At the recent Telco IT Conference held in Hong Kong, I had the pleasure of speaking to the chairman, Zoran Vasilijev, managing director of Value Partners based in Dubai, on his thoughts regarding the changing face of IT in telcos and 'transformation fatigue'.
Tony Poulos: What has been the predominant theme at the Telco IT event?
Zoran Vasilijev: Transforming from resource-only IT setups from years ago to something that is now more relevant, that is, result-oriented IT organizations.
TP: We hear that IT used to lead the business but that now the business is leading IT. Where do you think that's heading?
ZV: It's a great debate, but the sooner they are aligned and there is no more debate and it's actually one unified view of the customer I think we will no longer need to discuss who is leading any more. The idea is that rather than looking at IT as something in a support function, it now needs to be a function that inputs very regularly into the business and into the overall strategy of the operators in order to satisfy the growth and the sustainability of the business and at the same time deliver something that is required by the end users and enterprises that the telcos are serving. In my view, the decoupling of IT and business, one versus another and so forth is long gone, it has to be gone!
TP: I've just heard a new term, 'transformation fatigue,' where operators undertaking long-term transformation projects are not seeing the light at the end of the tunnel and seeing waning interest and productivity levels. How do you see operators overcoming issues like that?
ZV: It's an interesting point because the industry we are in, the telco industry, is an evolving industry, and transformation cannot simply be a project. It is an evolving process affecting every department. In this case, we are talking about IT as an integral part of our operations.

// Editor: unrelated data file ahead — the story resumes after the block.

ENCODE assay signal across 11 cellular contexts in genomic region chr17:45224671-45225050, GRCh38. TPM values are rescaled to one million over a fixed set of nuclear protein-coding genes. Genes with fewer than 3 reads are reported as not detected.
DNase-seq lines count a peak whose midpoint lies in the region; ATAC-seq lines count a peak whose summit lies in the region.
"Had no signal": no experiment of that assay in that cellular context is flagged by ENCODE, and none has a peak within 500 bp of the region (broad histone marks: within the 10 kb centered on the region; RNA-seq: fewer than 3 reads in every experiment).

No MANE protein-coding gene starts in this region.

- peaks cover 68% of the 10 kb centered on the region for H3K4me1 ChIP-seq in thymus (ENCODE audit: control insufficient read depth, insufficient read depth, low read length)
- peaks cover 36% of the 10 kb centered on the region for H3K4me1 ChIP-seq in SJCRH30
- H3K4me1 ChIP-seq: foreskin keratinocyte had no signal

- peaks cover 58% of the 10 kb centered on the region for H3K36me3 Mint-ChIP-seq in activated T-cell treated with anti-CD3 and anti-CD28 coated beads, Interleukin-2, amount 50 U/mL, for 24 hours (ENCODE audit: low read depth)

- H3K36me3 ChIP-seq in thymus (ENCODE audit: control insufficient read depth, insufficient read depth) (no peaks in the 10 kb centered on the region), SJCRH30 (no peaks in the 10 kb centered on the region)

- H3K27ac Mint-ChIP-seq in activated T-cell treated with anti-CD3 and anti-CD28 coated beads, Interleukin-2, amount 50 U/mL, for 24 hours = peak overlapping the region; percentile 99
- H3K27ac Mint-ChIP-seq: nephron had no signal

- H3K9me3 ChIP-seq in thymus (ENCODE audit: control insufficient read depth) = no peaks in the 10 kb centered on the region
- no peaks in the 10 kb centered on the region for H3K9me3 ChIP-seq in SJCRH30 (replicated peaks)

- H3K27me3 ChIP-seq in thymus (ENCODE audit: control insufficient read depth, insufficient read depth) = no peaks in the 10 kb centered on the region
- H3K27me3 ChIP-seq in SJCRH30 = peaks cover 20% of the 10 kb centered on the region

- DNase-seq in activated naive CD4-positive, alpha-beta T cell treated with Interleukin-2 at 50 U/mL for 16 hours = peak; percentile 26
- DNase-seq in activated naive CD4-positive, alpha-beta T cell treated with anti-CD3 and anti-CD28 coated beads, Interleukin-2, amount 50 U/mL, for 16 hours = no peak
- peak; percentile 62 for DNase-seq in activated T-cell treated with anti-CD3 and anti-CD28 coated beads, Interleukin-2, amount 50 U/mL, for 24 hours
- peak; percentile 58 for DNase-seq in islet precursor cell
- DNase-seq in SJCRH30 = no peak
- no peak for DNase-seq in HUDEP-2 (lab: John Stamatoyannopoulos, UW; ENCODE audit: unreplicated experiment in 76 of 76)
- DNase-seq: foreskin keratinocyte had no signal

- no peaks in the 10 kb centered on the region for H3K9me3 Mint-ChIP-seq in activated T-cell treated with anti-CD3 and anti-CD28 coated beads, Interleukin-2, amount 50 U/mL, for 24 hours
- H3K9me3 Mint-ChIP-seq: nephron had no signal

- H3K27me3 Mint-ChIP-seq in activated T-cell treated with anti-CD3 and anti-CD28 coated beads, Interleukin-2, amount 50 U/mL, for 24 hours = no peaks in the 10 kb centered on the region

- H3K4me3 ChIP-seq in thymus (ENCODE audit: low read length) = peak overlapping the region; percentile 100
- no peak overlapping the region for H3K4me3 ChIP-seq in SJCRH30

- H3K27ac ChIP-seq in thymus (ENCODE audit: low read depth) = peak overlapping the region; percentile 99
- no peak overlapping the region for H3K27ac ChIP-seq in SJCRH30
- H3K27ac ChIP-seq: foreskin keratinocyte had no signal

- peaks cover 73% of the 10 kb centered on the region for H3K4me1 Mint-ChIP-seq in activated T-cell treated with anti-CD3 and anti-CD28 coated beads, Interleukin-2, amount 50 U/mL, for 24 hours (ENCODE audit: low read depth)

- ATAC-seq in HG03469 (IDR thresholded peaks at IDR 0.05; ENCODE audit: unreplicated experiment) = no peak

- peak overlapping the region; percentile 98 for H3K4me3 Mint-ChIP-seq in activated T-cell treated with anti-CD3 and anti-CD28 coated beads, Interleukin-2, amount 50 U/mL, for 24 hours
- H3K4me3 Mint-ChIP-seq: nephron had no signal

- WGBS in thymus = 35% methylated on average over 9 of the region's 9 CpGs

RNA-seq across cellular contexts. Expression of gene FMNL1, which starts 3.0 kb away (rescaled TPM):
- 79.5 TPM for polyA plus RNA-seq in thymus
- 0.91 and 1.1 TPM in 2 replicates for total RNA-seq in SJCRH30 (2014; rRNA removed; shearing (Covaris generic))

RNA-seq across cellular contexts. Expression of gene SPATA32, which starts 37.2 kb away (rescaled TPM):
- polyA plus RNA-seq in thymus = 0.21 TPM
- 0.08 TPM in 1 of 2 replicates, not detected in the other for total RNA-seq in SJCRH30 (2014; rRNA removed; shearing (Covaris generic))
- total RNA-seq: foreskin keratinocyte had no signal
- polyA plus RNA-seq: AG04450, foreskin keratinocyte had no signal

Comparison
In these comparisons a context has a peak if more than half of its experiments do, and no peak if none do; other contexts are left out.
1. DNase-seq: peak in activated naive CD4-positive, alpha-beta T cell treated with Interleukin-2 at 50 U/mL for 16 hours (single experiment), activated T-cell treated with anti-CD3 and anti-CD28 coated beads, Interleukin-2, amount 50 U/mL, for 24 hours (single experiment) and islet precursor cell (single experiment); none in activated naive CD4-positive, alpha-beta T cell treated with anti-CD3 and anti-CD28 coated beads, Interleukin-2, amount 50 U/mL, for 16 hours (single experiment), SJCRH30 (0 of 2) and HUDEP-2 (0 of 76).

When it comes to transformation programs, why they are as long as they are and why they are as costly as they are and why we hear about fatigue is because sometimes they are just too ambitious. Either you have only one chance to make a business case to get funding for the project or you are too late in the game and need to make up a lot of ground through one big transformation. In either case, it's probably the wrong approach, and I think that if the projects are planned properly in smaller bits and pieces and the budgeting is also managed better then I believe we will get more buy-in and support from the rest of the stakeholders, and we will have more success in transformation projects in general.
We hear from some CEOs of transformation disasters but only because they are not led properly (leadership is a real issue), the talent or skill is inexperienced or the project was over-ambitious. We are now seeing progressive operators presenting roadmaps for transformation that are timely, that are based on needs, not necessity, and these will have more chance of success.
Tony Poulos is a BSS Evangelist at TM Forum